With Blunt undeniably the standout performer of the piece, her own attempts to balance the preservation of her family with the upcoming arrival of a new life results in a standout set piece involving a wince-inducing injury and the worst period of child labour in the history of cinema. With Blunt originally suggesting to partner Krasinski that someone else should take the part, her decision to be involved continues her ability to convey superb performances in a wide range of differing genres ranging from comedy (The Devil Wears Prada) to action thrillers (Edge of Tomorrow, Sicario) and now creature feature horror. Clocking in at a healthy ninety minutes, the pacing of the movie is brilliantly measured, with a hearty, white-knuckle build-up leading to a concluding act which mixes Jurassic Park style set pieces with 28 Days Later inspired terror all happening at a lighting fast paced that come the final credits, you can’t help but feel an extra course would be lapped up more than generously. For a movie which relies on the element of silence and resorts to having dialogue reduced to an absolute minimum, A Quiet Place could be praised on its’ own for just being a superbly brave mainstream exercise, but with top-notch performances all around, a wondrously creepy premise and come the end, a strangely heartwarming familial tale, Krasinski’s movie is a resounding and genuinely unnerving success.
Overall Score: 9/10
“He’s Here. Or Maybe, It’s All In My Head…”
Returning from a self-imposed early retirement last year with the rather entertaining Logan Lucky after a four year hiatus, director Steven Soderbergh returns once again to the cinematic fold with Unsane, a delightfully kooky psychological thriller starring The Crown’s Claire Foy as the equally wacky named Sawyer Valentini who is forced into mental despair from a stalker whom she believes has followed her into the confines of a mental institution which is seen to be holding her illegally against her will. Whilst comparisons to the standout genre examples when it comes to the notion of asylums and the mentally ill are wholly inevitable, Soderbergh’s latest undoubtedly revels in a familiar B-movie sensibility prevalent in films of a similar ilk, with the likes of The Ninth Configuration, Shutter Island and One Flew Over the Cuckoo’s Nest the main ball-park areas the film can be aligned against, but with the added hysteria caused by the threat of Valentini’s stalker figure, Unsane is closer to Patrick Brice’s 2014 independent chiller, Creep, more than anything else, with the narrative’s uncertain ambiguity resulting in a sense of not truly foreseeing where the film ultimately is heading.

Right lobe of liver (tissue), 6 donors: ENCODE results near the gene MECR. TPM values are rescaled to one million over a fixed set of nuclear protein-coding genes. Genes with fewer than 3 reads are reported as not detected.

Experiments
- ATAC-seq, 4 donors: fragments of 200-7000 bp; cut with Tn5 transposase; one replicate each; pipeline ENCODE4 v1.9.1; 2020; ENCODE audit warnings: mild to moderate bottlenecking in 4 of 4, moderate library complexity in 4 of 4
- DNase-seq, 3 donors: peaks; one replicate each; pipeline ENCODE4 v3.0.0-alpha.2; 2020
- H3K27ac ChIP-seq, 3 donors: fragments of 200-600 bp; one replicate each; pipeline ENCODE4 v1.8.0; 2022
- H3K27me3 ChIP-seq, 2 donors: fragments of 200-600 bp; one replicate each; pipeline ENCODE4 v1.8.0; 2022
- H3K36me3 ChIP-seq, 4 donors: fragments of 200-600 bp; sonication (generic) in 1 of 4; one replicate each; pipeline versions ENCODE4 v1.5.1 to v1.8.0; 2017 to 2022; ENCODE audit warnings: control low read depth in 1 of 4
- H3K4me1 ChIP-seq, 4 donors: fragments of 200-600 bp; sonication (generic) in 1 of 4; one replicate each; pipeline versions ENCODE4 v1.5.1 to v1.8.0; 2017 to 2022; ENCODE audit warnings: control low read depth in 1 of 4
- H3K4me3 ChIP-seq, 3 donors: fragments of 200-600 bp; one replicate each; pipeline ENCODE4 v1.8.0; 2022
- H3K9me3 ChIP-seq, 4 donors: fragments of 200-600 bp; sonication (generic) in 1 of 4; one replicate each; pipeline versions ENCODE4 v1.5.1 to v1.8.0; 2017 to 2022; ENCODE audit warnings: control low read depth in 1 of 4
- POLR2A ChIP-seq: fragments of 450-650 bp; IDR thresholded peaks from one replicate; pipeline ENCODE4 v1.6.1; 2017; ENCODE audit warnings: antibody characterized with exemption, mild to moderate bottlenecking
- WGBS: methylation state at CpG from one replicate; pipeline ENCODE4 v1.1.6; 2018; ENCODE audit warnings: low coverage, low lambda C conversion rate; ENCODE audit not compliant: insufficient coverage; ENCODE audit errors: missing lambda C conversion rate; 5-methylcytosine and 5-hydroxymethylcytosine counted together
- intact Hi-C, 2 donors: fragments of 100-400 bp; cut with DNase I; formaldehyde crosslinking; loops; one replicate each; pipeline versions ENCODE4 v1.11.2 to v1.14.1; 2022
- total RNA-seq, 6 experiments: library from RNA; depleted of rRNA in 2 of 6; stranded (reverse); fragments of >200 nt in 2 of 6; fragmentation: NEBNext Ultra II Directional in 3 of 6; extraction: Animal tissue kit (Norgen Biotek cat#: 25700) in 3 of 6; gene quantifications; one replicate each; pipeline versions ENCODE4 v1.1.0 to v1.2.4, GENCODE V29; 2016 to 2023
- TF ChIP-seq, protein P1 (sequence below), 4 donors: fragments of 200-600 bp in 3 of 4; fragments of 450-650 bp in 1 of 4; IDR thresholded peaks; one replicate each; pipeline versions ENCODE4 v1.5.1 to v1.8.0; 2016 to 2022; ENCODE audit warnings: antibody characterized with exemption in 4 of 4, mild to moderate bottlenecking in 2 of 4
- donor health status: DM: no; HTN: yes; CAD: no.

Shot from start to finish by use of an Apple iPhone 7 Plus and the FiLMiC Pro application which allows video to be stored in 4K, Unsane bears more of a tonal similarity to that of a found footage horror, and whilst at times the cinematography is radically subversive and riotously unconventional, the wider ratio aspect and grainy image does aid the claustrophobic nature felt by Foy’s Valentini, particularly with continuous Sergio Leone style close-ups and the jolty movement of the picture whenever the camera follows her character in a deliberate attempt to mimic the continuous threat of being watched. With Side Effects in Soderbergh’s back catalogue, the Hitchcock-esque thriller type is something in which the American is more than capable at portraying, and whilst Unsane does conform to the more wacky end of the genre spectrum, there is no denying that Soderbergh is arguably at his best when offering more of a challenging, unconventional set-up. Whilst at times the many ludicrous plot holes and questionable narrative choices do weaken the final product as a whole, Unsane is a thoroughly enjoyably and viciously wild cult piece which is gelled together by a Claire Foy on cracking form, and with a concluding act which is genuinely freakish and oddly unsettling, Soderbergh’s second return is another rousing, off-beat success.
Overall Score: 8/10
“You Are Not Yakuza. You Are A Gaijin. An Outsider…”
With Bright, Mute and The Cloverfield Paradox a trio of big budget movies which have used Netflix as the chosen platform for their respective release over the course of the past six months or so, it’s fair to say that so far, critical consensus has been, let’s just say, less than positive for anything with the Netflix branding tainted on it, aside from the likes of Okja and Annihilation which have seemingly broken the bog awful standard set so thus far. Another week, another small screen offering however, with Netflix turning to Jared Leto this time in The Outsider, a generic, yet overly functional, crime thriller which utilises the much commentated approach of placing the American in the heart of post-war Japan as he rises up the ranks of the Yakuza after saving the life of Tadanobu Asano’s (Silence) long-serving crime boss, Kiyoshi, in prison. With a nihilistic, unnerving tone and both underwritten characters and subplots, director Martin Zandvliet’s approach to handling the inclusion of Leto’s wandering military ghost figure, Nick Lowell, is not exactly justified, with the narrative more focused on handling a whistle stop tour of violent deeds and double crossing than ever coming up with a valid reason for his inclusion in a primarily Japanese cast, but with enough style to at least hold your attention whilst it works its’ way from A to B, The Outsider is just about good enough to warrant two hours of your in-home small screen.